NEWS
By Chris Guy and Chris Guy,Sun Reporter | July 20, 2008
OCEAN CITY - Peering toward choppy gray waves and a smear of mid-July humidity that shrouded the horizon early yesterday, Val-Jean Slowinski kept her binoculars at the ready. Trouble was, if you were out scouting dolphins, as she was, it turned into a day at the beach. For the past 17 years, scientists and staff from the National Aquarium in Baltimore and its Marine Animal Rescue program have recruited volunteers such as Slowinski, a Towson resident who summers at the ocean, to help count the bottlenose dolphins as they skim along sandbars and shoals, surfacing to breathe above the murky waves along Maryland's 26-mile coast.
NEWS
By Dennis O'Brien and Dennis O'Brien,Sun Reporter | March 30, 2007
The asteroid strike that wiped out the dinosaurs 65 million years ago is often credited with prompting the rise of the mammals we see today - including primates like us. But a new study says the effects of the dinosaurs' demise have been greatly exaggerated. Modern-day mammals, researchers say, displayed an initial burst of evolutionary diversity up to 100 million years ago - while the dinosaurs were still roaming prehistoric swamps.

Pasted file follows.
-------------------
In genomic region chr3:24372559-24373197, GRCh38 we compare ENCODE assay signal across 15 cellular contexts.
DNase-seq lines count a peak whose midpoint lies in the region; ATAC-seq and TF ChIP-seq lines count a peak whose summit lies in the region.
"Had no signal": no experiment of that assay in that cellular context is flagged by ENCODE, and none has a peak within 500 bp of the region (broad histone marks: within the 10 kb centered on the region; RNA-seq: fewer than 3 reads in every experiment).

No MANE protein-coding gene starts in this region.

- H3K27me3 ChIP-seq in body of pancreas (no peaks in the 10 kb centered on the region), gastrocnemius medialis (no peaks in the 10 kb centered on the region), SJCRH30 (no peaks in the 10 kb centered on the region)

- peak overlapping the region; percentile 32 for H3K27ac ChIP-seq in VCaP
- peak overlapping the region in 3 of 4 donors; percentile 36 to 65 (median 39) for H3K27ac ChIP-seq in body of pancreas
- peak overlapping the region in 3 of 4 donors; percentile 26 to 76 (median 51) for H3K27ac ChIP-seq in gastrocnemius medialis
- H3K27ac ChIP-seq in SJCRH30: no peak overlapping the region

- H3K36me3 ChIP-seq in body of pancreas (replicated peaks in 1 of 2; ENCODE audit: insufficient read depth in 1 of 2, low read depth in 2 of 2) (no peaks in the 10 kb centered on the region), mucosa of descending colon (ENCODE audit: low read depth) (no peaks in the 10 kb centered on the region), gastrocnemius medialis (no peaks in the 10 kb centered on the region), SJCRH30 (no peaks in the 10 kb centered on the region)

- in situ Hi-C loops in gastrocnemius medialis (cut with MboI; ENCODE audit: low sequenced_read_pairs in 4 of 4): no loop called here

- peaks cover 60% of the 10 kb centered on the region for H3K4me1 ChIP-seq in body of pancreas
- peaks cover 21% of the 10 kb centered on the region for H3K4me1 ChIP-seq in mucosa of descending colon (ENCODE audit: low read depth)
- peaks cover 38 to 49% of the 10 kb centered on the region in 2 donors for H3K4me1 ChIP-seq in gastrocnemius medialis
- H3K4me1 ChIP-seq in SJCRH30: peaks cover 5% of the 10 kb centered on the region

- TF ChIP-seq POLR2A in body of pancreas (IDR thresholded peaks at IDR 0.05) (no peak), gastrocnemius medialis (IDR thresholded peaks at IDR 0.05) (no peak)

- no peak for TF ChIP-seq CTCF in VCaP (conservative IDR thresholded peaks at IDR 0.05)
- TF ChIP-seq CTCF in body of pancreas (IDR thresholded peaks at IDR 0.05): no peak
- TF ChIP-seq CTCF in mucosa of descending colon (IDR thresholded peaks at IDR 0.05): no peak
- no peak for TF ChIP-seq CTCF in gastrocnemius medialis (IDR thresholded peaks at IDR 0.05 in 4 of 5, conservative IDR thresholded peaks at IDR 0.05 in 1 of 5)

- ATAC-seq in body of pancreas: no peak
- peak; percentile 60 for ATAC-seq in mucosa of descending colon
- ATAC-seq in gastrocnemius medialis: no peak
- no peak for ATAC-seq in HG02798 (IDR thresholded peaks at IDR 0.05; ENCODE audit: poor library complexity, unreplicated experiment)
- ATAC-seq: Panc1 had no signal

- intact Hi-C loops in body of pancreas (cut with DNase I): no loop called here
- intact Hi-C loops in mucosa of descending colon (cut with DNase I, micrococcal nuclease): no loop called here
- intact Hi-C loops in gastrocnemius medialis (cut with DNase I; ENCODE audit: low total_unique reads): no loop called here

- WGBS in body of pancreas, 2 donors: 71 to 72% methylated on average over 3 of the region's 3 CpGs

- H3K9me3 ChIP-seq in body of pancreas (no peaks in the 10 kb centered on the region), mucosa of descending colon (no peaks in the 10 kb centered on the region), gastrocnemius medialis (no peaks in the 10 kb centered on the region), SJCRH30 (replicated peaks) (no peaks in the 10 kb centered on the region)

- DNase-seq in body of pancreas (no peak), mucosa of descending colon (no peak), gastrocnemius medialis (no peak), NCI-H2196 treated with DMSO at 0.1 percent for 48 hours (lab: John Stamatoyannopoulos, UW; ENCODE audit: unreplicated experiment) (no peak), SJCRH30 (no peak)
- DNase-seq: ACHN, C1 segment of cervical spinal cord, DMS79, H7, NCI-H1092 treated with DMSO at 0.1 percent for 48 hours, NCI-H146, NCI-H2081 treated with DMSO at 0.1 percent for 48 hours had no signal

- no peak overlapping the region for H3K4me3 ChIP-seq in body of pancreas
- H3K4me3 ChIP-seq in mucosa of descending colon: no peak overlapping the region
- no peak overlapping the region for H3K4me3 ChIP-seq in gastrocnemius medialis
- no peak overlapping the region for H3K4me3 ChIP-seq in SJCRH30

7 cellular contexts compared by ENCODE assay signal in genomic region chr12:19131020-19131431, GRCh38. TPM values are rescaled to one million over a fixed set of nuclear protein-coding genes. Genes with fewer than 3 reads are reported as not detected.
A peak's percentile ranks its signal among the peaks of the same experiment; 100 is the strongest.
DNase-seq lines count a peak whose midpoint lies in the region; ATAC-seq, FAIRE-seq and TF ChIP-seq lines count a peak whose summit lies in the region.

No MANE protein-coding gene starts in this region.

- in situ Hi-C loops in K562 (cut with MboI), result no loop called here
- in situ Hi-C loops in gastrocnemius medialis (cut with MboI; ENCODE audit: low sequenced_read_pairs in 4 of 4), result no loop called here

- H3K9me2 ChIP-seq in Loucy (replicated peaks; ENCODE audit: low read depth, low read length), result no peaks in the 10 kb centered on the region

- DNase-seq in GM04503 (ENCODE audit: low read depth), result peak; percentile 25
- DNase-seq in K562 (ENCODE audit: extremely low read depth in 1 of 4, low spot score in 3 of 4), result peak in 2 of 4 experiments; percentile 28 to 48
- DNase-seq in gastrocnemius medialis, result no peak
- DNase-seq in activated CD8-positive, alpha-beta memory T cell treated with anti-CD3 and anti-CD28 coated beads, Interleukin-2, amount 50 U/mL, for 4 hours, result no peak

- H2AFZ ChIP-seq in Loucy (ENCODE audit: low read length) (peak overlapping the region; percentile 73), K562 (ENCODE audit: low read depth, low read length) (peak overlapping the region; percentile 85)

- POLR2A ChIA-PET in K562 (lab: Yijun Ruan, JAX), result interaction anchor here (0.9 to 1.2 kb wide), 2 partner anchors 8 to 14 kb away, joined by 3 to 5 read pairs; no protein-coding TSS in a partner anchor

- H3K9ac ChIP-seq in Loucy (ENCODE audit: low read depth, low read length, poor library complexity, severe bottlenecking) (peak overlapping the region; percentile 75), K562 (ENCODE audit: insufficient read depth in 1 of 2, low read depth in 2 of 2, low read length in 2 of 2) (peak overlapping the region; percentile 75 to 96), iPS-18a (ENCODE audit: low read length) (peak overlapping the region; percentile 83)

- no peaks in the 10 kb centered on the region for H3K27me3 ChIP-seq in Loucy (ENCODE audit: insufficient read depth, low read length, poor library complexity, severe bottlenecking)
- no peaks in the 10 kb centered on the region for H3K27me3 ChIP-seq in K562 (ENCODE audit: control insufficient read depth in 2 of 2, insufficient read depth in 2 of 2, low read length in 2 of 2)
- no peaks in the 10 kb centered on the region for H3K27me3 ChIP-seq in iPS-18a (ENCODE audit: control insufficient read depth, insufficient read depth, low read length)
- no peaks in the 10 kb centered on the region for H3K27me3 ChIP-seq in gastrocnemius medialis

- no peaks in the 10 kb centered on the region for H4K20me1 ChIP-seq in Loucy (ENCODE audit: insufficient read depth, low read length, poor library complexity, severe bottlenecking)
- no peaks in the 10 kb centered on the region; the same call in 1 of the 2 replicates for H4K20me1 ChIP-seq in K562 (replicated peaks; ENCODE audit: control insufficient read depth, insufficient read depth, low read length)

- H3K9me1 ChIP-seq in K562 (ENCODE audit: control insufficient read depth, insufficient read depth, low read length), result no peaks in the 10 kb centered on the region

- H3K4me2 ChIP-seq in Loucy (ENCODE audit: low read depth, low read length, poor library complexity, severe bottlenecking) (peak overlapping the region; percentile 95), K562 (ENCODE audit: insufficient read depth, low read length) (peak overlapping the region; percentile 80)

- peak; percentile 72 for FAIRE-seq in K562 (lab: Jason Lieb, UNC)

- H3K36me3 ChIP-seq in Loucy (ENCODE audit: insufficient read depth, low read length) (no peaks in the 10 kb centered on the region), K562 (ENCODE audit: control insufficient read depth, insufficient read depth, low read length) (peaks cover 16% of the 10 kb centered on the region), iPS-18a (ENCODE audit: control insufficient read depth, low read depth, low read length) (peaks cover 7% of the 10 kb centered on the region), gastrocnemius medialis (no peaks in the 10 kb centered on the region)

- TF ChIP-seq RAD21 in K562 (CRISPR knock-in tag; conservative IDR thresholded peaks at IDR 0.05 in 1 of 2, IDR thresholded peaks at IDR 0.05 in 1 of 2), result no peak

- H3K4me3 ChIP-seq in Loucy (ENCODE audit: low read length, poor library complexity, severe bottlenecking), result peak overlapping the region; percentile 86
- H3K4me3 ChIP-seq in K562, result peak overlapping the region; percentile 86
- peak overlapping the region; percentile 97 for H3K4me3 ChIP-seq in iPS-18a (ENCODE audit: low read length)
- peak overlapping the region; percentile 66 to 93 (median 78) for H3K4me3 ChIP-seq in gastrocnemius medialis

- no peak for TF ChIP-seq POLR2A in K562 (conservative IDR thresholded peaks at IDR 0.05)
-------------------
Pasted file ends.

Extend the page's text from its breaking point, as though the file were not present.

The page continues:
NEWS
By Frank D. Roylance and Frank D. Roylance,SUN STAFF | May 20, 1997
One of the world's foremost marine mammal experts has joined the National Aquarium in Baltimore to chart the future of its biological programs.Dr. Joseph R. Geraci, a scientist and educator who had been a consultant to the aquarium since 1990, has advised the International Whaling Commission and government agencies in Canada, Spain, Brazil and the United States."
NEWS
By Frank D. Roylance and Frank D. Roylance,Staff Writer | April 2, 1992
Scientists digging at a highway construction site south of Smyrna, Del., have turned up the 17-million-year-old remains of a hornless rhinoceros and two species of early horses the size of an Irish setter. They are calling it one of the richest deposits of land-mammal fossils on the East Coast north of Florida."It's a once-in-a-lifetime opportunity for us," said Dr. Kelvin W. Ramsey, a scientist with the Delaware Geological Survey in Newark. "It's the best fossil site north of Florida for mammals . . . I think for any period."
NEWS
By Stephen G. Henderson and Stephen G. Henderson,SPECIAL TO THE SUN | October 29, 2006
People are usually quite certain which animal they most fear. Maybe it's mice; or, perhaps, piranha. A creature that nearly everyone dreads, though, is -- boo! -- bats. Imagine them skittering across a moonlit sky. This thought probably makes you see red, the color of blood, since you're probably still convinced that bats want nothing more than to bury their greedy fangs into your flesh.